Perhaps one of the reasons why Sani Resort is so passionate about balancing five-star family-friendly vacations with sustainability is because to a large extent, “[It] is our family business. My grandfather and a partner of his bought the land back in the 50s. My Dad works here,” Andreadis says. “I spent about 12 years studying and working abroad and when I came back, I started Sani Green. Having worked in parts of the world like London and New York I had really high standards, I wanted us to find ways to make the programs world-class and unique.”
Being a large-scale operation creates several challenges when it comes to green policies / ©Sani Resort
“There has always been a focus on making the most of blending nature with the guest experience” / ©Sani Resort
But this is not where Eleni Andreadis’ work with sustainability ends: she is a best-selling author, having written books on environmental issues for children that have been translated to six languages, and is the founder of a non-profit called Planet Agents. “The idea [for Planet Agents] is that kids can become secret agents to save the planet because adults have failed,” she laughs. “We do programs with over 10,000 children around the country.”
Getting children involved in environmental issues has also permeated into Sani Resort’s Kids Club. For example, Andreadis says that one of the programs that is currently being planned will allow kids and teenagers the chance to join a trip “on the marine biologist’s boats – they leave from Sani marina and document the marine mammals in the area. The kids can tag along and learn what it means to be a marine biologist.”
It hasn’t always been easy to introduce sustainable practices, though. “When I came back, things were different to how they are now,” Andreadis explains. “There was no recycling in the municipality, for example. [Instead], we partnered with a private company and still have that partnership. It’s great because we have a good relationship with them and can get feedback on our recycling efforts.”
Reviews of Sani Resort will compliment the impeccable service, diverse dining options and stylish interiors/ ©Sani Resort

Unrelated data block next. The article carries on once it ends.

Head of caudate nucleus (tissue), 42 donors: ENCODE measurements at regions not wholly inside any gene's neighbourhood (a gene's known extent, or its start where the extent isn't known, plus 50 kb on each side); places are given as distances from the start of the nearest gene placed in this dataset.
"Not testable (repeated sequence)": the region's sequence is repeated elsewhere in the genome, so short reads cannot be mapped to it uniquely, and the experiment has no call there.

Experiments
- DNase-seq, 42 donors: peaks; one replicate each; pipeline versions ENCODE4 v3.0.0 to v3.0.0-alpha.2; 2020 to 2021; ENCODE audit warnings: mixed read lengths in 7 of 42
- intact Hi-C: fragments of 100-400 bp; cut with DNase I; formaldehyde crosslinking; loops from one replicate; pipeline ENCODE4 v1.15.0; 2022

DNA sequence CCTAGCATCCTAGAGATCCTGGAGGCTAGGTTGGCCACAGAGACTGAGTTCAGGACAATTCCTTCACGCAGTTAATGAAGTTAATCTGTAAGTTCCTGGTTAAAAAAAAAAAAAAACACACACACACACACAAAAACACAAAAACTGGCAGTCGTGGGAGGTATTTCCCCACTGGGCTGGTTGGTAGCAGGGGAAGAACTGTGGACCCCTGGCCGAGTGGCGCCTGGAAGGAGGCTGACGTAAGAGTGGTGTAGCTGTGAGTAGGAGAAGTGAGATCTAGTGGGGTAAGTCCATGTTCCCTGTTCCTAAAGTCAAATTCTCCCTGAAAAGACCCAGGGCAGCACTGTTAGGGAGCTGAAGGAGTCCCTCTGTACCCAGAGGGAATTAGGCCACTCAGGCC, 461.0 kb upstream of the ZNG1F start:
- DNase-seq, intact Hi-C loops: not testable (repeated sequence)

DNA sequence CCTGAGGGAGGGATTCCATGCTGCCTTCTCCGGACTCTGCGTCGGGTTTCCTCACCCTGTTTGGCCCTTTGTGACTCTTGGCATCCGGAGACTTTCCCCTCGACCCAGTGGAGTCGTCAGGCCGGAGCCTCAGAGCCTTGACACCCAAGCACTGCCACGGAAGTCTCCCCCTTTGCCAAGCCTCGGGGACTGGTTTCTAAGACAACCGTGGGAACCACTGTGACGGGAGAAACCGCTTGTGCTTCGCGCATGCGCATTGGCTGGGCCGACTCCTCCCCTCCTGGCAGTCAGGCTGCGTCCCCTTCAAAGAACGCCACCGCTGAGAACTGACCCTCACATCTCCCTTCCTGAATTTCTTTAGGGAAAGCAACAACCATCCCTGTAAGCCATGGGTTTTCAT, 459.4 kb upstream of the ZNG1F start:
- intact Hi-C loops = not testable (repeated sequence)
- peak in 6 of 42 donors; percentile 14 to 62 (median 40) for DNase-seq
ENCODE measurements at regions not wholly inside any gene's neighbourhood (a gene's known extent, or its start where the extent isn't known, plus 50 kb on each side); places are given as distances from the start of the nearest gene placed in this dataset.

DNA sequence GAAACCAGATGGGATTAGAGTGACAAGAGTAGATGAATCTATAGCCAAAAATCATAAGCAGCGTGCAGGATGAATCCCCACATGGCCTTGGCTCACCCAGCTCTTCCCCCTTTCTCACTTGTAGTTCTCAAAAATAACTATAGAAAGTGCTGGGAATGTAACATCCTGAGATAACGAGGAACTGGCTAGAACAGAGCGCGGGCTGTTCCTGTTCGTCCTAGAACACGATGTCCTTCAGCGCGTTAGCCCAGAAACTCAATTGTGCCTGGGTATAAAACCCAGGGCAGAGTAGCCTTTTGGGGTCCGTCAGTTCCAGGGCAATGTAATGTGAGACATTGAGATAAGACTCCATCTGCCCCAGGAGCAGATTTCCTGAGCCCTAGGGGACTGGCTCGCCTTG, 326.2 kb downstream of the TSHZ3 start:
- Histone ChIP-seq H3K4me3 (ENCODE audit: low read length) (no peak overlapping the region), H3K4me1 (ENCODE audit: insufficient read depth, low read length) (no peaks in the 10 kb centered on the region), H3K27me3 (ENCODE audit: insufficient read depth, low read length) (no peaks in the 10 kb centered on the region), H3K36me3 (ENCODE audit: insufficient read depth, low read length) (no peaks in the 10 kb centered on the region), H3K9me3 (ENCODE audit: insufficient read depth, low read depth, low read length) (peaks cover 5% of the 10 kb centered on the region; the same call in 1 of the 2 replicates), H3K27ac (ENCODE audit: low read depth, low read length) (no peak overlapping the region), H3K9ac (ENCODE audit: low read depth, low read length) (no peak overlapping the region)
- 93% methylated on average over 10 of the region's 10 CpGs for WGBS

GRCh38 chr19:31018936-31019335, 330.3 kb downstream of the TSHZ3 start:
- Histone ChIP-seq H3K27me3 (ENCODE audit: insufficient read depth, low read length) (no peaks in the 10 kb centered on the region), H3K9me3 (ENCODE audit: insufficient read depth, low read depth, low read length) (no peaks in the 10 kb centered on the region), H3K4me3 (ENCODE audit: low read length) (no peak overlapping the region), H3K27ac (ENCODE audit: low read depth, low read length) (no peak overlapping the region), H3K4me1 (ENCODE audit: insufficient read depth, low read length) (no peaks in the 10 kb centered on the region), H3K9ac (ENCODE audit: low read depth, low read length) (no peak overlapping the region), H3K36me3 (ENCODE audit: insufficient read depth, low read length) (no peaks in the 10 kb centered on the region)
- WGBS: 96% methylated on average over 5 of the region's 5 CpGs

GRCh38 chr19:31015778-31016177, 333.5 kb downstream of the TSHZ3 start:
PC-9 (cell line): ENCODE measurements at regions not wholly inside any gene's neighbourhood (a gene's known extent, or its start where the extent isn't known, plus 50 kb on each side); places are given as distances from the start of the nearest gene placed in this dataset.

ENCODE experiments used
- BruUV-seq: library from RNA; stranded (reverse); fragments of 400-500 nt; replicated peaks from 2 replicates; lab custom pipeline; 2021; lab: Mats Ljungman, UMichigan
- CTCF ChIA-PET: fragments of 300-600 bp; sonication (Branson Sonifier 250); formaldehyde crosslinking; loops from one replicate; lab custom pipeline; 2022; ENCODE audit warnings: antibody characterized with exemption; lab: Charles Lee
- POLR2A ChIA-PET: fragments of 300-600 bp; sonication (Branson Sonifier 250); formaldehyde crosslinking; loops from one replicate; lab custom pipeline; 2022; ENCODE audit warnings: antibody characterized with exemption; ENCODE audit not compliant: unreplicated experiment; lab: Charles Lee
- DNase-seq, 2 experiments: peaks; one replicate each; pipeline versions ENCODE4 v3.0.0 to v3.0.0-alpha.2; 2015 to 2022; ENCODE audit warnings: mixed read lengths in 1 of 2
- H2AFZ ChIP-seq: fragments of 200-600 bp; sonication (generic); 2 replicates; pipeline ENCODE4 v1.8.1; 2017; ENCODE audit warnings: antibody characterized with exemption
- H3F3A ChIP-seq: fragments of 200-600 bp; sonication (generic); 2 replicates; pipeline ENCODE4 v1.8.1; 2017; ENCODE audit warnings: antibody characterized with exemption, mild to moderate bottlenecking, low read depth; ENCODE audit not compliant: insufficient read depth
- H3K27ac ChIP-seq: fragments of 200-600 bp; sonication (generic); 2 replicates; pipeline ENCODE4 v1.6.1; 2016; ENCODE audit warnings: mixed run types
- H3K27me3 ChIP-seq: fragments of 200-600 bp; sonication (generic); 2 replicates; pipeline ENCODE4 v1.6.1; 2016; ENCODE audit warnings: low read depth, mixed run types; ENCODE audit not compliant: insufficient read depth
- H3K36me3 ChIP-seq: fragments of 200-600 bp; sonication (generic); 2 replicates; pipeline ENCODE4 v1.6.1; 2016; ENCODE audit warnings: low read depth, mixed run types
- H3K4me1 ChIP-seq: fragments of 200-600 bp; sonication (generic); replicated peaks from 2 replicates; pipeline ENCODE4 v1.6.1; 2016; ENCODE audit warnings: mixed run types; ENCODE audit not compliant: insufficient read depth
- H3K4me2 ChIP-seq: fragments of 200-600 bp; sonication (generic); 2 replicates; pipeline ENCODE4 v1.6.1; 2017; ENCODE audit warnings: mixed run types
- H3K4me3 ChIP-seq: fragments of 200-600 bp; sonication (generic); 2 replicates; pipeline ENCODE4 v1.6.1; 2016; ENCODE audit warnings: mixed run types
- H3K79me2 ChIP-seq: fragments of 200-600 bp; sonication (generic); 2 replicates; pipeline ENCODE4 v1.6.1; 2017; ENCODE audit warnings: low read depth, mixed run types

The resort has 7km of beaches and 10 Blue Flag awards / ©Sani Resort
[See also: Amazing Eco Friendly Homes Around the World]
When it comes to pushing for sustainability, one thing that Andreadis says she is grateful for is that “the appetite to invest in Sani Green was there from the beginning. More so now than ever… It’s sobering to realize how little time we have to change things; that has really been the driving force for us to be more ambitious. I think the past year [with the Covid 19 pandemic] has really brought forward the sense of urgency: this is an emergency. I’m hoping it will be true for people across the world, and that we’ll come out of this wiser.”
“I remember doing workshops with housekeeping 12 years ago when we started Sani Green, talking to them about the Great Pacific Garbage Patch and how we have all this plastic in the ocean – they were really shocked,” Andreadis continues. “Extra tasks like separating waste are things that our employees used to see as making their work more complicated; explaining the reasons why we’re doing these things really changed attitudes. I’m really happy now that it’s part of our culture – we even have instances of our employees pushing us to do more. It’s been the most rewarding thing for me, seeing that culture shift.”